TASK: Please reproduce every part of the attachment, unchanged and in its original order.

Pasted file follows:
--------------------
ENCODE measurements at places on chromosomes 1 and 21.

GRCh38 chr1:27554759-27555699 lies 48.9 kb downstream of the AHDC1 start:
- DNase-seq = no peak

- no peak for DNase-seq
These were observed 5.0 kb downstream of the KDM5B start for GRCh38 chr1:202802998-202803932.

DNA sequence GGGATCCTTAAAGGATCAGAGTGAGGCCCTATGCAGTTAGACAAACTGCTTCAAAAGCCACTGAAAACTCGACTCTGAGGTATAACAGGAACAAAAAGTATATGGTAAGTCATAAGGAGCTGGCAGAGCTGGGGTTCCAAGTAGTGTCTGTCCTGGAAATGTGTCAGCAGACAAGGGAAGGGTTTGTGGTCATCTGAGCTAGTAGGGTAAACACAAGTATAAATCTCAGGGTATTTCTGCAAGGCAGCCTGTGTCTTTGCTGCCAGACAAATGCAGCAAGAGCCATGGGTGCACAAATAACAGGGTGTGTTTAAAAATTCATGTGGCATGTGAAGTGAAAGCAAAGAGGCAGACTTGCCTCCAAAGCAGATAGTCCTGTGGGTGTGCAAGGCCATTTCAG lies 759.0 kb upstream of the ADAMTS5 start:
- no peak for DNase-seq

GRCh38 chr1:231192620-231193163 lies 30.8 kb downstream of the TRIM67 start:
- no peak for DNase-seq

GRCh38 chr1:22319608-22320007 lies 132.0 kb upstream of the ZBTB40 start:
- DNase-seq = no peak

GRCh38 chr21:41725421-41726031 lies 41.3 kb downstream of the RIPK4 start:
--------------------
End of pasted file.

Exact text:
ENCODE measurements at places on chromosomes 1 and 21.

GRCh38 chr1:27554759-27555699 lies 48.9 kb downstream of the AHDC1 start:
- DNase-seq = no peak

- no peak for DNase-seq
These were observed 5.0 kb downstream of the KDM5B start for GRCh38 chr1:202802998-202803932.

DNA sequence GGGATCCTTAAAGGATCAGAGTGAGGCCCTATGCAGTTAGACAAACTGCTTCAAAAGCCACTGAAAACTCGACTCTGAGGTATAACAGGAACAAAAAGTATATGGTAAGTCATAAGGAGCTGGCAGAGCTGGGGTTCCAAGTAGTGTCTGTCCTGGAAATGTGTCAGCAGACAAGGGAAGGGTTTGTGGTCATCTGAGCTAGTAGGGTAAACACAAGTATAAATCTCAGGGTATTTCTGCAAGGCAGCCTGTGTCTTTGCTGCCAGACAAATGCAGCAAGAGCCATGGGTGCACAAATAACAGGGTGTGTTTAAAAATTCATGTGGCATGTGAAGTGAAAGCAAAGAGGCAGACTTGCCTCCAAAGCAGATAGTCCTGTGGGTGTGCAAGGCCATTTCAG lies 759.0 kb upstream of the ADAMTS5 start:
- no peak for DNase-seq

GRCh38 chr1:231192620-231193163 lies 30.8 kb downstream of the TRIM67 start:
- no peak for DNase-seq

GRCh38 chr1:22319608-22320007 lies 132.0 kb upstream of the ZBTB40 start:
- DNase-seq = no peak

GRCh38 chr21:41725421-41726031 lies 41.3 kb downstream of the RIPK4 start: